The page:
Michael L. Millenson, President of Health Quality Advisors LLC and an Adjunct Associate Professor of Medicine at Northwestern’s Feinberg School of Medicine
Q: Donald Trump’s campaign for the presidency included a promise to repeal “Obamacare” in its entirety. If he succeeds in fulfilling that promise, what impact can we expect on American cancer prevention and cancer treatment?
A: Donald Trump, emboldened by eliminating ISIS, ending illegal immigration and energizing the economy, will eradicate cancer. Or at the very least, I predict, he will append it to his list of promised achievements as president.
Our current chief executive, dubbed “No Drama Obama” by his staff during the 2008 campaign, couldn’t resist the heady promise of a cancer “moonshot.” Trump, who’s declared, “I will take care of ISIS,” “close up those borders” and “jump-start America,” will likely rev up the rhetoric back to Nixonian “War on Cancer” levels.
A candidate whose campaign centered on his personal pledge to “make America great again” will surely be galvanized by the chance to make cancer care “great,” too.
The current Cancer Moonshot initiative, featured in President Barack Obama’s last State of the Union Address, is codified in a presidential memorandum of Jan. 28, 2016 and placed within the Office of the Vice President. While fighting cancer was of deep personal interest to Vice President Joe Biden, Vice President-elect Mike Pence was governor of Indiana, where pharmaceutical giant Eli Lilly has a major portfolio of oncology products. Coincidentally, Lilly in October introduced a new version of its PACE Continuous Innovation Indicator (CII), a customizable, online tool to review progress against cancer in order to inform public policy and accelerate innovation.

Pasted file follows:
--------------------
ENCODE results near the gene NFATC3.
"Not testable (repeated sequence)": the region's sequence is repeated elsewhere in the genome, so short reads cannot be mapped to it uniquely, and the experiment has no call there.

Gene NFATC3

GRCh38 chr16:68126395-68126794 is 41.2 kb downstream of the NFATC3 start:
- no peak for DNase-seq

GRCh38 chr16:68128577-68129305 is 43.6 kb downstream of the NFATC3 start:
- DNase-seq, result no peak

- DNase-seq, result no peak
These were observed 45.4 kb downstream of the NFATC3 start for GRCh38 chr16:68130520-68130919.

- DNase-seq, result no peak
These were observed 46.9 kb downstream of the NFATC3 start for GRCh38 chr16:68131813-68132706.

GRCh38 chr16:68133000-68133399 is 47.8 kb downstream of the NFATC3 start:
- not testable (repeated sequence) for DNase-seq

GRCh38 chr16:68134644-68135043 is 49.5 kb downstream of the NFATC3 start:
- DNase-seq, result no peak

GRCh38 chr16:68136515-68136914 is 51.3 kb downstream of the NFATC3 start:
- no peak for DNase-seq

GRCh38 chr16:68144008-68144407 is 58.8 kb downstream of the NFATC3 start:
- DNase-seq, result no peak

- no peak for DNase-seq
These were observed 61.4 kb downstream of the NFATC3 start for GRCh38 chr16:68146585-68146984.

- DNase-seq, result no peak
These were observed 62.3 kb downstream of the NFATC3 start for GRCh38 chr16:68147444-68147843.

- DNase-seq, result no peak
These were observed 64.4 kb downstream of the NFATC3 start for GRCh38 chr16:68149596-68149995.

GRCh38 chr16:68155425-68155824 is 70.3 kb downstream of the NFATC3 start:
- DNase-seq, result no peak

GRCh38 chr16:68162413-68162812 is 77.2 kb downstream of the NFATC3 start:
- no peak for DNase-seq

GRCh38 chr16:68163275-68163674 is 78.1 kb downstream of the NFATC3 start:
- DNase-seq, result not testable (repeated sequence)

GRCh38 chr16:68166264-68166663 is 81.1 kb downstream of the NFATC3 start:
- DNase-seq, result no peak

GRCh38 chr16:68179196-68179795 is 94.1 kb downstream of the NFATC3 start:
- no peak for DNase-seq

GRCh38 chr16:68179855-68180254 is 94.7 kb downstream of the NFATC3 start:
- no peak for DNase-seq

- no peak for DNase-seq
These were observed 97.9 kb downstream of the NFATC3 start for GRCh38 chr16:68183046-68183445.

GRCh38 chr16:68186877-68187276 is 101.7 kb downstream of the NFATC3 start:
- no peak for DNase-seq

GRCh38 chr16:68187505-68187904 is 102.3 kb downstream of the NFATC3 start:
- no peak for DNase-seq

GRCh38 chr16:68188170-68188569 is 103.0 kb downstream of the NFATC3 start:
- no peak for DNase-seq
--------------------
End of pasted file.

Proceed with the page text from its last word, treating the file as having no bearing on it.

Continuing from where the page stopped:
The current executive director of the Cancer Moonshot initiative, Greg Simon, was an aide to former Vice President Al Gore. But Simon is also a cancer survivor and entrepreneur who once worked for New York City-based Pfizer. He came to his current post from FasterCures, a foundation whose work has strong support among Congressional Republicans.
Whether enthusiasm for anti-cancer combat entails increased funding remains to be seen. However, a Trump administration may downplay cancer prevention. Recent research among a population of mostly white Americans aged 25 to 79 found that lifestyle changes related to smoking, drinking, diet and physical activity can reduce the risk of dying from cancer by 14 to 61 percent. Given the central role played in Trump’s electoral triumph by a working class population more prone to those behaviors, I wouldn’t expect a lot of new government nagging.
And while the Centers for Disease Control and Prevention has recommended that pre-teens be vaccinated against the HPV virus, linked to a series of cancers transmitted through sexual activity, I wouldn’t expect this to be an area where President Trump speaks out publicly, either.
Some current cancer patients are reportedly “frantic and scared” that Trump’s vow to ax Obamacare (a/k/a the Affordable Care Act) will sweep away its ban on lifetime dollar limits on coverage and its protection against denying coverage to those with pre-existing conditions. Trump has said he plans to keep both those prohibitions, but those who are sick remain worried. If the provisions are repealed, said a 32-year-old mom with breast cancer, “I can’t afford treatment and I die.”
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